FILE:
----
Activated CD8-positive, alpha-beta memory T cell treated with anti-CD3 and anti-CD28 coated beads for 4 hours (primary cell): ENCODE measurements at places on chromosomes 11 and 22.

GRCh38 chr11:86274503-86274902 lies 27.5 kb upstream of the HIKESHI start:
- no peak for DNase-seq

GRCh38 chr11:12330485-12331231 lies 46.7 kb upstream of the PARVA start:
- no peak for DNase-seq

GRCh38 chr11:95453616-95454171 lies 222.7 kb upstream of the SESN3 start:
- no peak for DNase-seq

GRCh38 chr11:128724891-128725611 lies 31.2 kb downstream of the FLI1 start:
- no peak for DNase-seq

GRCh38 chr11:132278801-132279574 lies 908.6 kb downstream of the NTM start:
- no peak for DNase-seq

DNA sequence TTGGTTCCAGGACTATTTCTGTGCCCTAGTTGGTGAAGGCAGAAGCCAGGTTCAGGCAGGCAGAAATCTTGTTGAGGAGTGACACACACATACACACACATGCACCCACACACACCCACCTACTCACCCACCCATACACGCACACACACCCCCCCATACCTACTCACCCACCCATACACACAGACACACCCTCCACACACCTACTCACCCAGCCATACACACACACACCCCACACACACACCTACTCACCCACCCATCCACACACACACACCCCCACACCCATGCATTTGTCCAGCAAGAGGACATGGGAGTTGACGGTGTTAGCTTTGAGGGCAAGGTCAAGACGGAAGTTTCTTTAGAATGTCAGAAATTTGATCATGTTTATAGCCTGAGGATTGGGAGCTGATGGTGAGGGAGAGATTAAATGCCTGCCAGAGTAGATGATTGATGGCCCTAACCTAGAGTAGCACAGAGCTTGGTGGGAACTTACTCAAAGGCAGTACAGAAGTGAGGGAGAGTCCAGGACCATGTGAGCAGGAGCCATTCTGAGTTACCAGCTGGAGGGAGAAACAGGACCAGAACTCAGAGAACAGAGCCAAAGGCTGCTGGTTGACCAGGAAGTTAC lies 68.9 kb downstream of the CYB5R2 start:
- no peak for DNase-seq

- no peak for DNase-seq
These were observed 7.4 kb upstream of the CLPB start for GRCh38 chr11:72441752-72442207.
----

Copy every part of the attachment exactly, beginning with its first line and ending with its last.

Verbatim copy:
Activated CD8-positive, alpha-beta memory T cell treated with anti-CD3 and anti-CD28 coated beads for 4 hours (primary cell): ENCODE measurements at places on chromosomes 11 and 22.

GRCh38 chr11:86274503-86274902 lies 27.5 kb upstream of the HIKESHI start:
- no peak for DNase-seq

GRCh38 chr11:12330485-12331231 lies 46.7 kb upstream of the PARVA start:
- no peak for DNase-seq

GRCh38 chr11:95453616-95454171 lies 222.7 kb upstream of the SESN3 start:
- no peak for DNase-seq

GRCh38 chr11:128724891-128725611 lies 31.2 kb downstream of the FLI1 start:
- no peak for DNase-seq

GRCh38 chr11:132278801-132279574 lies 908.6 kb downstream of the NTM start:
- no peak for DNase-seq

DNA sequence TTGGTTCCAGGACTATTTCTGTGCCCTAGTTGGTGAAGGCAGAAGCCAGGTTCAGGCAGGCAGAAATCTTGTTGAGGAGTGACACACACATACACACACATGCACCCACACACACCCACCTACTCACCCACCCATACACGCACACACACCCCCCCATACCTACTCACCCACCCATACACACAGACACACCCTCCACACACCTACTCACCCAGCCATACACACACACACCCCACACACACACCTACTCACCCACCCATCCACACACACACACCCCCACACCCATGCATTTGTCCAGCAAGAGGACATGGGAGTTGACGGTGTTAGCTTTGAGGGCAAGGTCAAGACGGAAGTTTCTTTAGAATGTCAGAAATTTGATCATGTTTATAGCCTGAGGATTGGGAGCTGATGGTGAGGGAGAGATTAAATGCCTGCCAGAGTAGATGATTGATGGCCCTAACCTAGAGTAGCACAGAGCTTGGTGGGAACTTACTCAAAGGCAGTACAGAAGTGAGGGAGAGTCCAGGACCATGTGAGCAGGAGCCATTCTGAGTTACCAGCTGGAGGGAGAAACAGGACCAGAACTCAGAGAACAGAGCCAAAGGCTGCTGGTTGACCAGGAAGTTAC lies 68.9 kb downstream of the CYB5R2 start:
- no peak for DNase-seq

- no peak for DNase-seq
These were observed 7.4 kb upstream of the CLPB start for GRCh38 chr11:72441752-72442207.